The No-Show by Beth O’Leary | ARC Review

Posted April 10, 2022 by Cristina (Girl in the Pages) in Books, Reviews / 2 Comments

I received this book for free in exchange for an honest review. This does not affect my opinion of the book or the content of my review.

The No-Show by Beth O’Leary | ARC ReviewThe No-Show by Beth O'Leary
Also by this author: The Flatshare
Published by Berkley Books on April 12, 2022
Genres: Romance
Pages: 352 •Format: E-ARCSource: NetGalley

Siobhan is a quick-tempered life coach with way too much on her plate. Miranda is a tree surgeon used to being treated as just one of the guys on the job. Jane is a soft-spoken volunteer for the local charity shop with zero sense of self-worth.

These three women are strangers who have only one thing in common: They've all been stood up on the same day, the very worst day to be stood up--Valentine's Day. And, unbeknownst to them, they've all been stood up by the same man.

Once they've each forgiven him for standing them up, they let him back into their lives and are in serious danger of falling in love with a man who seems to have not just one or two but three women on the go....

Is there more to him than meets the eye? And will they each untangle the truth before they all get their hearts broken?

I can never resist a romance novel that combines an interesting synopsis with an adorably illustrated cover, so I knew I had to read The No-Show by Beth O’Leary, even adding it to my Most Anticipated Reads of the First Half of 2022 list. I was thrilled to be approved on NetGalley to read what I thought was going to be an anti-romance, John Tucker Must Die type of story…and let’s just say while the story was compelling, I was way off base in my predictions!

The story follows three female protagonists who all have the same love interest but are all very, very different. Siobahn is a calculating, high achieving life coach, Miranda is a warm hearted tree-surgeon (I had no idea that was a thing!) and Jane is a down-on-her-luck charity shop volunteer harboring a deep secret. All three fall for the enigmatic Joseph Carter, who while on the surface seems to be a charming and dedicated sort of fellow, acts cagey around his relationships and whereabouts, especially when it comes to Valentine’s Day, where he seems prone to standing his dates up.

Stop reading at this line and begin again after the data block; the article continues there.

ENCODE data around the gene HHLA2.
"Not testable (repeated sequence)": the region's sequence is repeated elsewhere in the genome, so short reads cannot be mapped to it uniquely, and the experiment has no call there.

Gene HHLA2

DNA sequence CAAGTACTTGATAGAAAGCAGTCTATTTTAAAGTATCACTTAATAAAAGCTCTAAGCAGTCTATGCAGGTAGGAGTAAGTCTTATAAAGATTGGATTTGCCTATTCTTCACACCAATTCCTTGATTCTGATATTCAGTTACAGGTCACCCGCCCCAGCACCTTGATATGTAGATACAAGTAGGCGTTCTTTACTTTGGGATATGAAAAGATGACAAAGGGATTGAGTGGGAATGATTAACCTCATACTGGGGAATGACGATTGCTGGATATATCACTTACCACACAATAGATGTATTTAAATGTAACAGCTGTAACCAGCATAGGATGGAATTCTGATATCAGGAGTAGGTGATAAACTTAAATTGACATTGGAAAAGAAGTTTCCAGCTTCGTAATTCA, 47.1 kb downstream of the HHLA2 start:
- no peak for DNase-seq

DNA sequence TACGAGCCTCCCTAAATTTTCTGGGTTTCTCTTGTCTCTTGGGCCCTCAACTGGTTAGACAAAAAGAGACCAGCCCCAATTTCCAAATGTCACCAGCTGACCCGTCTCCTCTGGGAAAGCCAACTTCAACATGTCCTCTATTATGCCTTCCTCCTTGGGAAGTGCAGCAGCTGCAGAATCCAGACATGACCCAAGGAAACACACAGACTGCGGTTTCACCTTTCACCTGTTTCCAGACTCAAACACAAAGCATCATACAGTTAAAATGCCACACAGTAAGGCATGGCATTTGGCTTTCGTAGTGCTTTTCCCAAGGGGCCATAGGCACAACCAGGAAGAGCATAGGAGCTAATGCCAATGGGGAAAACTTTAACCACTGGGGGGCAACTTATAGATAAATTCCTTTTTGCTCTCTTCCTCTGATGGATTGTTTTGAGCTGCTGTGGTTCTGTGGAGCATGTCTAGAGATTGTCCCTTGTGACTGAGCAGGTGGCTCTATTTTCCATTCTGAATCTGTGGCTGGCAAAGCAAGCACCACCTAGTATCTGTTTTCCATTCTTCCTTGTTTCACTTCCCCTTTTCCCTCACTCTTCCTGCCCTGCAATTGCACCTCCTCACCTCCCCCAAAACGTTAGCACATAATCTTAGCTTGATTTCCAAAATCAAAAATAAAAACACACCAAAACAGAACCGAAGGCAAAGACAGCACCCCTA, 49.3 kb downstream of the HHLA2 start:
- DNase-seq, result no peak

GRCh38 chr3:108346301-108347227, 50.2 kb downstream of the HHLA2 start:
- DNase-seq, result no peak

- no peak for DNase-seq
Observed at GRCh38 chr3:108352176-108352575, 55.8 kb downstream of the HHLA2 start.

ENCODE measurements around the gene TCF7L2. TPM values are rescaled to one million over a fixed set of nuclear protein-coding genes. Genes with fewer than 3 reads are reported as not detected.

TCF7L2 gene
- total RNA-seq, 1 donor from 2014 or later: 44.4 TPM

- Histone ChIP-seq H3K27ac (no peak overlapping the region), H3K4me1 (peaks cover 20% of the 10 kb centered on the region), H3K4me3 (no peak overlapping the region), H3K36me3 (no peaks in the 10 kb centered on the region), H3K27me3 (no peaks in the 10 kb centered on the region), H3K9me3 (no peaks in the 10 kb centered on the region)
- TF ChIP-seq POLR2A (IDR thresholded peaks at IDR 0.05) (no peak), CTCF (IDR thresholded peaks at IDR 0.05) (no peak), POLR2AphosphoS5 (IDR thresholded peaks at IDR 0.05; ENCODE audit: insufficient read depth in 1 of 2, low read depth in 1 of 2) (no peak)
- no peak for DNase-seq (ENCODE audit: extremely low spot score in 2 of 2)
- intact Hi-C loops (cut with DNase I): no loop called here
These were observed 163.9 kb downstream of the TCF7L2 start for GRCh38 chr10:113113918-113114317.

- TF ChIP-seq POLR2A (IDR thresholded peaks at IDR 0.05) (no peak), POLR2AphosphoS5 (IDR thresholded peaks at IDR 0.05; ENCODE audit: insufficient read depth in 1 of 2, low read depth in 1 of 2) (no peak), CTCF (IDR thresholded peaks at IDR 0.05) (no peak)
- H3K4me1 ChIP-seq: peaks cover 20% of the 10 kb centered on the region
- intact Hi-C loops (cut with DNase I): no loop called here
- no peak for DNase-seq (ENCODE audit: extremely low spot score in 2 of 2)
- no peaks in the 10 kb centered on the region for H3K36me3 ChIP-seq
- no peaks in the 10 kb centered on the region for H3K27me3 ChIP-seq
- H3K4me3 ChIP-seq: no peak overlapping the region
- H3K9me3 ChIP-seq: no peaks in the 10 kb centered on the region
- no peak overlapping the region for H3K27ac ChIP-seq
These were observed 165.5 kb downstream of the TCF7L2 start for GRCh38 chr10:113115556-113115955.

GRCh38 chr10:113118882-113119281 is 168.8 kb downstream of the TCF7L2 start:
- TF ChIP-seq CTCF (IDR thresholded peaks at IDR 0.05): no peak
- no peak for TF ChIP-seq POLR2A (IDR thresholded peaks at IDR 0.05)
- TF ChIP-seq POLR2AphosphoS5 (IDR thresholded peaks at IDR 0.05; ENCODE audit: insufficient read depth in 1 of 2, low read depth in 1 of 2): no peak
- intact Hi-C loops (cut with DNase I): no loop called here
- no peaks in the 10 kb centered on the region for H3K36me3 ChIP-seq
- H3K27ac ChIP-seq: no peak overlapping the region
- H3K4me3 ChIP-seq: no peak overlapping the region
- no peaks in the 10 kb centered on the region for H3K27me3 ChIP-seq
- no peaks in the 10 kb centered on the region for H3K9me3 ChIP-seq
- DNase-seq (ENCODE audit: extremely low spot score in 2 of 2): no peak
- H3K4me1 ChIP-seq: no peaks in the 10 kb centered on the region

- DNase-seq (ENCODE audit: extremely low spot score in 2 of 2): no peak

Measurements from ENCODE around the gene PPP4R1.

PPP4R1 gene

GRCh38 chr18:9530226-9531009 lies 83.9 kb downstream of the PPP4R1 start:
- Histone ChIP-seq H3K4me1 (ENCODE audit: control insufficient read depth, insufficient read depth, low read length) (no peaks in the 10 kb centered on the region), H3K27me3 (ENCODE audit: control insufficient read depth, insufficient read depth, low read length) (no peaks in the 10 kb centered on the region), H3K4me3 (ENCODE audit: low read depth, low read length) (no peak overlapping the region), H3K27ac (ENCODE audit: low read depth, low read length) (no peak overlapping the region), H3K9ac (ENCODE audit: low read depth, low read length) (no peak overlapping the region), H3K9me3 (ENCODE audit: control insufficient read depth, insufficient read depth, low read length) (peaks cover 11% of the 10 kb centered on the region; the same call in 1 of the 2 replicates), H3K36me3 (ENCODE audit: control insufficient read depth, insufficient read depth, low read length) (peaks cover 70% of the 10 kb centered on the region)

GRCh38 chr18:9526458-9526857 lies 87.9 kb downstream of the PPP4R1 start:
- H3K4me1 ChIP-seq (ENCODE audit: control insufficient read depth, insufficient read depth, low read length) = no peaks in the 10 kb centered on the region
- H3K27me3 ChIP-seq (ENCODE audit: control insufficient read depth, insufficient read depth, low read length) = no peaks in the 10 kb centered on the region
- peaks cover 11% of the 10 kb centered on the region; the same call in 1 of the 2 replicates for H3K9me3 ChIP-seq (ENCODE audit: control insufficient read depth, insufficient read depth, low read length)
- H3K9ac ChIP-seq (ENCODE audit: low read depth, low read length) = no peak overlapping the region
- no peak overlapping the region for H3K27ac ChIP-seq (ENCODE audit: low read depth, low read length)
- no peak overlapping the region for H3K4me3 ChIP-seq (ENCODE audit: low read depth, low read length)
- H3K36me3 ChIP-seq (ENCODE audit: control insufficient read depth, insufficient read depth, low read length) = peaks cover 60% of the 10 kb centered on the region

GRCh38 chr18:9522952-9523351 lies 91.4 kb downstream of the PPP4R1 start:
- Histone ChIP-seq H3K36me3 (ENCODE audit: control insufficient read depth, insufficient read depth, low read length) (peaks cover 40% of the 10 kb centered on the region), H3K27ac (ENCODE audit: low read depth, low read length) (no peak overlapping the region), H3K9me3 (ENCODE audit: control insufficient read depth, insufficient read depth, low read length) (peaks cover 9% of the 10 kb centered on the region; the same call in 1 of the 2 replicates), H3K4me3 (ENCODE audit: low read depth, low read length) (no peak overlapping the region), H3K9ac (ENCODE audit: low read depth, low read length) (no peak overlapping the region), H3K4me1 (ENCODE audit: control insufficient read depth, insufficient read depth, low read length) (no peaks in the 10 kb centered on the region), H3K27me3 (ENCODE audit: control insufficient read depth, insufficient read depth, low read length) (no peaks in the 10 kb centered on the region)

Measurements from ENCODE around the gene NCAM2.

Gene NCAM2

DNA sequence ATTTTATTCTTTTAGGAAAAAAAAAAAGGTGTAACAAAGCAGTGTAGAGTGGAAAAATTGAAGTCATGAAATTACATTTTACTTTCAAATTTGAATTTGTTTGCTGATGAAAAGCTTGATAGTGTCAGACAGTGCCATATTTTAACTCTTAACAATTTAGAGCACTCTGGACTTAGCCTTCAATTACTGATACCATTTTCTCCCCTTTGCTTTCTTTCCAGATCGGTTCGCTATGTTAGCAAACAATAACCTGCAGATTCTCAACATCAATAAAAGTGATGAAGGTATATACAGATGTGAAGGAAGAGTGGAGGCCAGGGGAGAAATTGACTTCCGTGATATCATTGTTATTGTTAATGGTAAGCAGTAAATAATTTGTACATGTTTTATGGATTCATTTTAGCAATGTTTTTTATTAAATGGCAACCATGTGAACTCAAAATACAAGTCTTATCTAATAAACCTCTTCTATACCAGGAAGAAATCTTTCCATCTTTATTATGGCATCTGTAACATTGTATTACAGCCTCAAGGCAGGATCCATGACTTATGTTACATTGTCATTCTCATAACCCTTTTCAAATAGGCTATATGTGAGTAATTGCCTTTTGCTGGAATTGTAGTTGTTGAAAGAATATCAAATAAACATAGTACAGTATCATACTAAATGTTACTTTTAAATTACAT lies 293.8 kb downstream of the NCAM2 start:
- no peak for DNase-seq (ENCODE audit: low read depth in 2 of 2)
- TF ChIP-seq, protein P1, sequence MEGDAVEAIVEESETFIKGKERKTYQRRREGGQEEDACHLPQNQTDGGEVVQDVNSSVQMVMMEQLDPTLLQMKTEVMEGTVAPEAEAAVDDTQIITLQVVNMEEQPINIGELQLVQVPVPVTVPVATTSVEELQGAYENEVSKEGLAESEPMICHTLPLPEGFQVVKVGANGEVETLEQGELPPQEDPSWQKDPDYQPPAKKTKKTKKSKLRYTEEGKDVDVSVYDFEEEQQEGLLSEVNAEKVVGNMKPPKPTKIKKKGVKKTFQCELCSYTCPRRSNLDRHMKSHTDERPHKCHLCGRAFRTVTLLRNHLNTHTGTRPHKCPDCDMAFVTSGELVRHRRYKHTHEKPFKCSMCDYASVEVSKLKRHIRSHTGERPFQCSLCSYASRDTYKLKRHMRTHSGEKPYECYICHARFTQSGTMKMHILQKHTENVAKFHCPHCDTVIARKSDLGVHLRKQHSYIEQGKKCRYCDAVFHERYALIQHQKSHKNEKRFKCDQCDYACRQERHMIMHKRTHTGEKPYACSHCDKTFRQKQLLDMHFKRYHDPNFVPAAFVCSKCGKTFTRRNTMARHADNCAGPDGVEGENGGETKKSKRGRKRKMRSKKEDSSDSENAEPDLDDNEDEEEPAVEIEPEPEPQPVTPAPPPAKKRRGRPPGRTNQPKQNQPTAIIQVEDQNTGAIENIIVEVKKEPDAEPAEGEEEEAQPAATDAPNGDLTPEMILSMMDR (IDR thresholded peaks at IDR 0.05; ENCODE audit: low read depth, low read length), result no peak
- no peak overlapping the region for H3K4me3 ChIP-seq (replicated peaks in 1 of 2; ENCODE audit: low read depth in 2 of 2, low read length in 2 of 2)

It took me a bit to get into the story, as at first I wasn’t sure how all three women’s experiences with Joseph were interconnected, and it felt a bit jarring jumping from one POV to another. However, as I became more invested, I become more confused- I kept looking for reasons to doubt Joseph, waiting for him to be caught red-handed, wanting the girls to somehow meet each other and band together to take him down (I clearly have watched too many teen dramas). While waiting for the other shoe to drop with Joseph, the story gradually shifted in tone, going from a lighthearted rom-com to something deeper and more emotional. Secrets start spilling out that layer upon each other and explain how all the women are linked, eventually leading to a twist that I absolutely did not see coming. I can’t say much as I don’t want to spoil anyone, but I do think that the author did a clever job at layering the stories of Siobhan, Miranda and Jane and I found myself going back through the story to hunt for clues I may have missed once I discovered the twist!

While this book was pleasantly surprising and not at all what I expected, I think what stood out to me the most was not the romance(s), but rather the individual support systems that each woman had and how they all came into their own during their relationship with Joseph, not because of him but rather in spite of him. Siobhan learns to let herself be taken care of and leans on some really wonderful, solid relationships she’s always kept a bit at arms length, Miranda’s eccentric little sisters prove they are there for her through thick and thin (as well as her fellow tree-surgeon bros), and Jane finds an eccentric found family amongst her small little circle in Winchester who show her what it means to be loved even if you’re quiet and painfully shy. There’s something really beautiful in O’Leary’s weaving of friendships and found family in this story.

Overall: If you’re looking for a truly lighthearted rom-com, this probably isn’t the story for you. But if you are looking for a story that starts light but ends up tugging on your heart strings with some carefully layered storytelling, this one definitely hits the spot!

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2 responses to “The No-Show by Beth O’Leary | ARC Review

  1. You didn’t know about tree surgeons? Maybe it’s a UK term? I’ve seen quite a few tree surgeons about with folks getting trees in their gardens cut back. I will say that those people are crazy daring hanging from a rope in a tree with a chainsaw just hanging off a belt on their waist. I was surprised to see you call this book a romance, I kind of viewed it more as women’s fiction simply from other Beth O’Leary books. It sort of treads that line between the two genres I suppose so I think going in with the right expectations is necessary.

    Becky @ A Fool's Ingenuity recently posted: Sunday Summary // 10th April

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